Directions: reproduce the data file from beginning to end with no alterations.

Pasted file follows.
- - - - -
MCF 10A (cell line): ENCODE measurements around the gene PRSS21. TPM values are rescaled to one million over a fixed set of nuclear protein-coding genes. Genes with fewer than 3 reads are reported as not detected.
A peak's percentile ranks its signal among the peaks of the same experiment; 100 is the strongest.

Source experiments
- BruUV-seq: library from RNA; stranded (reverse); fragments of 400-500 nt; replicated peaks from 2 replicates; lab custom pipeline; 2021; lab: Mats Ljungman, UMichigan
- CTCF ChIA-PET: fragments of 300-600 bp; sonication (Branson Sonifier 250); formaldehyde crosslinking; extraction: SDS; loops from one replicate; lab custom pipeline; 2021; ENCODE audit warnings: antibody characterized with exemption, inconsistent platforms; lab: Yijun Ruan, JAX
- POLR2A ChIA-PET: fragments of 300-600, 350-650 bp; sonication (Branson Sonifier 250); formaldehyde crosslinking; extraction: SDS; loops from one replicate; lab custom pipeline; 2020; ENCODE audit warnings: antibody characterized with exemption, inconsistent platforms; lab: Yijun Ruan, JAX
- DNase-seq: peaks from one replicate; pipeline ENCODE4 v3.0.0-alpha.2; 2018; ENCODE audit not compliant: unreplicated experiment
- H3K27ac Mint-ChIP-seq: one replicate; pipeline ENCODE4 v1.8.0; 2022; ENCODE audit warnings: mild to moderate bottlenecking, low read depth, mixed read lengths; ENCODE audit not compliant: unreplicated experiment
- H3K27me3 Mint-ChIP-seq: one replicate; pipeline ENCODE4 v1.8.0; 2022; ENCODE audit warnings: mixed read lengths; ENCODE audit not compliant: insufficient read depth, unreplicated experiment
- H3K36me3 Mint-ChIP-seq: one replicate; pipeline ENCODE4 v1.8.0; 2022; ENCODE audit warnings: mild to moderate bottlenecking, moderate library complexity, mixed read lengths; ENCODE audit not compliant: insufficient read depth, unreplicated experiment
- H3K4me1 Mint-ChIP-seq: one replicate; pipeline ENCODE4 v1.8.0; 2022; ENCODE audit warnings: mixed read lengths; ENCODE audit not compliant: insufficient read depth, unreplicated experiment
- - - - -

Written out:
MCF 10A (cell line): ENCODE measurements around the gene PRSS21. TPM values are rescaled to one million over a fixed set of nuclear protein-coding genes. Genes with fewer than 3 reads are reported as not detected.
A peak's percentile ranks its signal among the peaks of the same experiment; 100 is the strongest.

Source experiments
- BruUV-seq: library from RNA; stranded (reverse); fragments of 400-500 nt; replicated peaks from 2 replicates; lab custom pipeline; 2021; lab: Mats Ljungman, UMichigan
- CTCF ChIA-PET: fragments of 300-600 bp; sonication (Branson Sonifier 250); formaldehyde crosslinking; extraction: SDS; loops from one replicate; lab custom pipeline; 2021; ENCODE audit warnings: antibody characterized with exemption, inconsistent platforms; lab: Yijun Ruan, JAX
- POLR2A ChIA-PET: fragments of 300-600, 350-650 bp; sonication (Branson Sonifier 250); formaldehyde crosslinking; extraction: SDS; loops from one replicate; lab custom pipeline; 2020; ENCODE audit warnings: antibody characterized with exemption, inconsistent platforms; lab: Yijun Ruan, JAX
- DNase-seq: peaks from one replicate; pipeline ENCODE4 v3.0.0-alpha.2; 2018; ENCODE audit not compliant: unreplicated experiment
- H3K27ac Mint-ChIP-seq: one replicate; pipeline ENCODE4 v1.8.0; 2022; ENCODE audit warnings: mild to moderate bottlenecking, low read depth, mixed read lengths; ENCODE audit not compliant: unreplicated experiment
- H3K27me3 Mint-ChIP-seq: one replicate; pipeline ENCODE4 v1.8.0; 2022; ENCODE audit warnings: mixed read lengths; ENCODE audit not compliant: insufficient read depth, unreplicated experiment
- H3K36me3 Mint-ChIP-seq: one replicate; pipeline ENCODE4 v1.8.0; 2022; ENCODE audit warnings: mild to moderate bottlenecking, moderate library complexity, mixed read lengths; ENCODE audit not compliant: insufficient read depth, unreplicated experiment
- H3K4me1 Mint-ChIP-seq: one replicate; pipeline ENCODE4 v1.8.0; 2022; ENCODE audit warnings: mixed read lengths; ENCODE audit not compliant: insufficient read depth, unreplicated experiment